PBS NewsHour Student Reporting Labs FAQs

Answers to frequently asked questions about the Student Reporting Labs can be found below.

Learn more about PBS NewsHour Student Reporting Labs here.


How does a school become part of the Student Reporting Labs Program?
Schools must apply to become a Student Reporting Lab — via an application available on the SRL website.

Are there any specific requirements a teacher should have to be accepted?
Labs work best in classes that meet at least twice a week or for a long period of time once a week. Most Labs are journalism, broadcast, after-school clubs or media production classes and require basic camera kits and editing software or some kind of equivalent starter equipment.

What is the timeline for the application process -from the moment the teacher fills out the application to the moment s/he is accepted?
The application is rolling, but the beginning and end of the school year are generally the best times to apply. At the end of the year, Student Reporting Labs staff are able to invite teachers to their annual teacher academy to help them get started on the right foot when they return to school, and at the beginning of the school year, it’s easier to jump in.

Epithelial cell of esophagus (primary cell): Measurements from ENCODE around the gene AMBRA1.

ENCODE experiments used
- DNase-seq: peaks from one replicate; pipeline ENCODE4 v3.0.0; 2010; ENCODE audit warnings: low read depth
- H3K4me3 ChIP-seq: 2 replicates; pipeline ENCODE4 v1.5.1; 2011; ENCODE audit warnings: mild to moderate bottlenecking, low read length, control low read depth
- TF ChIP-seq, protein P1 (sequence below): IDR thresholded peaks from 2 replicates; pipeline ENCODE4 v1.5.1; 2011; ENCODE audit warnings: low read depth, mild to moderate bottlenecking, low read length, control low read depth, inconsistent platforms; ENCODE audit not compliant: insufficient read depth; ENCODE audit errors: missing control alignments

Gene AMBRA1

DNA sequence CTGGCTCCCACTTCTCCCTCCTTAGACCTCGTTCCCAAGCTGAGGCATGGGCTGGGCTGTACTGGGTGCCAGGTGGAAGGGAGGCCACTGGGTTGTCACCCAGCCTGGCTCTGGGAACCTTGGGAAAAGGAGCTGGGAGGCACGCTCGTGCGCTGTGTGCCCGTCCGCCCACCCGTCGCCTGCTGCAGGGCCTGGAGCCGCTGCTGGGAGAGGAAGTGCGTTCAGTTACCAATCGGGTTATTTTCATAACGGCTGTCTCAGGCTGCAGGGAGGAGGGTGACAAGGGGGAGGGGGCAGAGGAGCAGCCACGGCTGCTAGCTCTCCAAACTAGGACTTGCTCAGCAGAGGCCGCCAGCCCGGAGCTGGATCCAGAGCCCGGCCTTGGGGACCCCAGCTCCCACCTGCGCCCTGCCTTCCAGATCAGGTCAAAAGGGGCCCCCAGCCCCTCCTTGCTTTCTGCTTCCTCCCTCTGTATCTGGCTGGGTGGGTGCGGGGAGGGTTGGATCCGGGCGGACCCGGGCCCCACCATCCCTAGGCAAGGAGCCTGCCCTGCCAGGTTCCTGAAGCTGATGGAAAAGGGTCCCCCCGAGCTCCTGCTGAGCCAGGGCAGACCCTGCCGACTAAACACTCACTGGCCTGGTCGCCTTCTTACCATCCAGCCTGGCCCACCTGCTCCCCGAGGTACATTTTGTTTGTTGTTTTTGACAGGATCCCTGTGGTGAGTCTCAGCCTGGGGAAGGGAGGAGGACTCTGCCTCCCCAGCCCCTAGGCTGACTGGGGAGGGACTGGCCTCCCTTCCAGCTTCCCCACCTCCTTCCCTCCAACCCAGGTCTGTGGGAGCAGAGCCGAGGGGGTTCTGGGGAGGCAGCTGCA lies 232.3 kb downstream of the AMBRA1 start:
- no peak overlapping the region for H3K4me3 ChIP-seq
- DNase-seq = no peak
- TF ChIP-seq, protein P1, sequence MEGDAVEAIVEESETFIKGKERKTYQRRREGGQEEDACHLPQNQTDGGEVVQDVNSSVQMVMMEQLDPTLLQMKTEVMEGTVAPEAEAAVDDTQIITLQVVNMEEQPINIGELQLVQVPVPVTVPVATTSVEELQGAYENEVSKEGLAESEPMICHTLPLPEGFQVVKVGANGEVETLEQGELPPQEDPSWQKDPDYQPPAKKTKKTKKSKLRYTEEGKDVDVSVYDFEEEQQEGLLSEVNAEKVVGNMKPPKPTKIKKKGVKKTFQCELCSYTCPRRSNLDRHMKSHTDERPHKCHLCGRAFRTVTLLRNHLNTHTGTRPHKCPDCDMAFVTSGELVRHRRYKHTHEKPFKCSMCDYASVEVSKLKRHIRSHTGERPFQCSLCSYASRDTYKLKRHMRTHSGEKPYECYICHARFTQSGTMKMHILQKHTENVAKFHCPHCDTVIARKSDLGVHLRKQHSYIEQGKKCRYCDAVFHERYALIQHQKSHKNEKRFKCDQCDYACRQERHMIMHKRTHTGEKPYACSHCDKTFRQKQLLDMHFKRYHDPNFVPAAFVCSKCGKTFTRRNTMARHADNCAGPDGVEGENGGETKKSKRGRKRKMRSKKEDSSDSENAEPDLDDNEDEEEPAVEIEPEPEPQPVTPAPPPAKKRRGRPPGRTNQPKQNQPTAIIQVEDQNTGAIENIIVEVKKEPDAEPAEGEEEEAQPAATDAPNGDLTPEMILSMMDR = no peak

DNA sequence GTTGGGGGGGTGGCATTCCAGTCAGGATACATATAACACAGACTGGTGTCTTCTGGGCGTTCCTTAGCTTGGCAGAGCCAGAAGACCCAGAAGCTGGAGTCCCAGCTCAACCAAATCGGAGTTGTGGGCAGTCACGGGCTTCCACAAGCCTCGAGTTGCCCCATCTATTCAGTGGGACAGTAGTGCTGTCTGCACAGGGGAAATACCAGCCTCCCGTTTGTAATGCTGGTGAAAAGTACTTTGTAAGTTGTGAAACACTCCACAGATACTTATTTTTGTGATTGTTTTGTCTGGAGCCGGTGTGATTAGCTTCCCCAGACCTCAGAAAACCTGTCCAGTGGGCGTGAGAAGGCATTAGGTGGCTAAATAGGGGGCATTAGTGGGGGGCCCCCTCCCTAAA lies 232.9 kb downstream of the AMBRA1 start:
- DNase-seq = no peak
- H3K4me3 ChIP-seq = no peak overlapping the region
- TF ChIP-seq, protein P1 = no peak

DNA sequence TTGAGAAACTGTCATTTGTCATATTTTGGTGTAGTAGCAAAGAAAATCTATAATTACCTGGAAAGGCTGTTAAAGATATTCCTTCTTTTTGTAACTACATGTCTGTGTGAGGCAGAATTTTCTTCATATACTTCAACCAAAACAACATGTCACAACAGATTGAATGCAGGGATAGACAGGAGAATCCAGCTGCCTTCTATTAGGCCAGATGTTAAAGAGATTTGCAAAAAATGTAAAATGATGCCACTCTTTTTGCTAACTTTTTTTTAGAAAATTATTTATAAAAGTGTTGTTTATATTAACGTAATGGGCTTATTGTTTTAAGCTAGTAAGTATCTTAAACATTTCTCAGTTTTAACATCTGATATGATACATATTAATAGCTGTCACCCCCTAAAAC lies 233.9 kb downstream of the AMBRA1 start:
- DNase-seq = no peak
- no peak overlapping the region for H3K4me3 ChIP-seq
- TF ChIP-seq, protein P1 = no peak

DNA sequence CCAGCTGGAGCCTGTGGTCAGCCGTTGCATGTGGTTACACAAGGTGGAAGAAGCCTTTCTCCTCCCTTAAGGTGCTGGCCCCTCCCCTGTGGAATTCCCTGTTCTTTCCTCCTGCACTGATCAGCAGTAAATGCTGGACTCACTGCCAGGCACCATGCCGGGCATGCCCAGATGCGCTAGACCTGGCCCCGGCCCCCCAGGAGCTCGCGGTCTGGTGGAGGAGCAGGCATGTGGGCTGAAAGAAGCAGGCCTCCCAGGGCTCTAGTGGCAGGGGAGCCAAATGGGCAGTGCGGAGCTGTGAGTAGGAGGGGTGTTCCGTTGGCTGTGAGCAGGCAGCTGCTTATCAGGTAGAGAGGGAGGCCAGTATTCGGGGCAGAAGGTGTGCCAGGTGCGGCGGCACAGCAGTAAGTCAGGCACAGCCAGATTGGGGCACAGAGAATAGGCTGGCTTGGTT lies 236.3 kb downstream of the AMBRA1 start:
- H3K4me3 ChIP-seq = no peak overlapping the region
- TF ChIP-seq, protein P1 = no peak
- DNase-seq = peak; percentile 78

What happens when the teacher is accepted into the program? What does a SRL look like?
Once a teacher is accepted into the program, they are assigned a contact at PBS NewsHour Student Reposrting Labs who supports them through the entire year.  The teacher receives the curriculum for the year (including 2-4 themed prompts for students to work on),  a timeline for deliverables, and more.  The teacher is also connected to a local station like PBS SoCal for additional support and mentorship.

The application asks for editing software and recording equipment, is the school/district responsible for providing this?
Classrooms should have basic camera kits and editing software or some kind of equivalent starter equipment. Having access to this equipment through the district or another partner may work too, but that access must be consistent throughout the school year.

Etiwanda High School students shoot on location at Channel Islands National Park in 2017.
Etiwanda High School students shoot on location at Channel Islands National Park in 2017. | PBS SoCal

Have more questions? Contact Student Reporting Labs here.